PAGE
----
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Honduran journalist attacked twice in one day says he is thinking of leaving the country

Honduran journalist Félix Molina who was attacked twice in one day on May 2 has said he is considering leaving the country.

Early in the afternoon on May 2, radio journalist Molina wrote on Facebook about the first assault that happened while he was in a taxi in Tegucigalpa. He said an armed woman pointed a gun at him and a man demanded his phone before telling the woman to shoot. According to his statement, the cab driver pulled away and they escaped.

Later in the evening, he was shot twice in both legs while riding in a taxi in the same location as the earlier assault. The bullets did not hit any “delicate structures,” only muscles, Tiempo quoted doctors as saying.

A spokesman at the hospital where Molina was taken said that the journalist asked for increased security in the emergency room and said he felt persecuted by unknown people, according to El Heraldo.

In a letter dated May 4, Molina said “I consider it prudent to think about the options that people and governments have suggested for me to recover my full physical and emotional states, within or outside the country,” as reported by Tiempo. The journalist has since been released from the hospital, the news site added.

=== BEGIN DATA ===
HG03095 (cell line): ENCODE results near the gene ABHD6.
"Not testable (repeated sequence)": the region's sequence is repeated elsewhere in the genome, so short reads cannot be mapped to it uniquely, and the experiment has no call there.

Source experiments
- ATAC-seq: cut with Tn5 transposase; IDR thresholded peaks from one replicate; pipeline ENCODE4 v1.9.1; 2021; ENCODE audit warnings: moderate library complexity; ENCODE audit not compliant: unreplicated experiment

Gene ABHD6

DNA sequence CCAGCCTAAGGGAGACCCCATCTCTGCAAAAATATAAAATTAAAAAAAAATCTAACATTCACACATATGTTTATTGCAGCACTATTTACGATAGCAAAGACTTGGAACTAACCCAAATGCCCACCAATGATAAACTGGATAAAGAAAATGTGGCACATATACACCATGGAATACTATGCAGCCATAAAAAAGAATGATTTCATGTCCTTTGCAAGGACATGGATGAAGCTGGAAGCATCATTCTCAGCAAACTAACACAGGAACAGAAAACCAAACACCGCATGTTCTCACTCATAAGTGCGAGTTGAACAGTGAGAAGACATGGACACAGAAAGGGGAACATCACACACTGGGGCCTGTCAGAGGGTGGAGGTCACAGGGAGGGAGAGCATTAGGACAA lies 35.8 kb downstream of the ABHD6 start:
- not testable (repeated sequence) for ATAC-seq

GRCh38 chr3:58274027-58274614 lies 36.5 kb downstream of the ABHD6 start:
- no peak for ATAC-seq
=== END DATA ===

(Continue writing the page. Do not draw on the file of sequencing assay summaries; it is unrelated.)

Reporters Without Borders (RSF for its initials in French) said he is the director of community media organization Alter Eco and formerly hosted Resistencia on Radio Globo and Radio Progreso.

The International Press Institute (IPI) said “his pro-democracy radio program Resistencia was one of the only sources of independent information amid a media blackout. Molina has also reportedly received multiple death threats.”

The organization called on the government for a full investigation of Molina’s case and the cases of other journalists. IPI said “at least 29 journalists have died in Honduras in connection with their work since 2009.”

Honduran freedom of expression organization C-Libre said the journalist’s name is on a list “that contains the names of journalists, lawyers, human rights defenders, artists and political leaders of the opposition, of which military intelligence created  profiles for the purpose of threatening their lives.” The organization said activist Berta Cáceres, who was killed in March of this year, was also on the list that was revealed by C-Libre in 2013.

C-Libre also said the attack on Molina “occurs in the month dedicated to journalists in Honduras, with a clear intention to generate greater psychological impact and intimidation.”

The organization urged the state to protect his life, investigate the case and punish those responsible.

RSF also condemned the attempt on Molina’s life and said “the law on the protection of journalists, that was voted a year ago, must be implemented at once in order to end the spiral of violence that has been afflicting Honduras and its journalists for too many years.”

Note from the editor: This story was originally published by the Knight Center’s blog Journalism in the Americas, the predecessor of LatAm Journalism Review.

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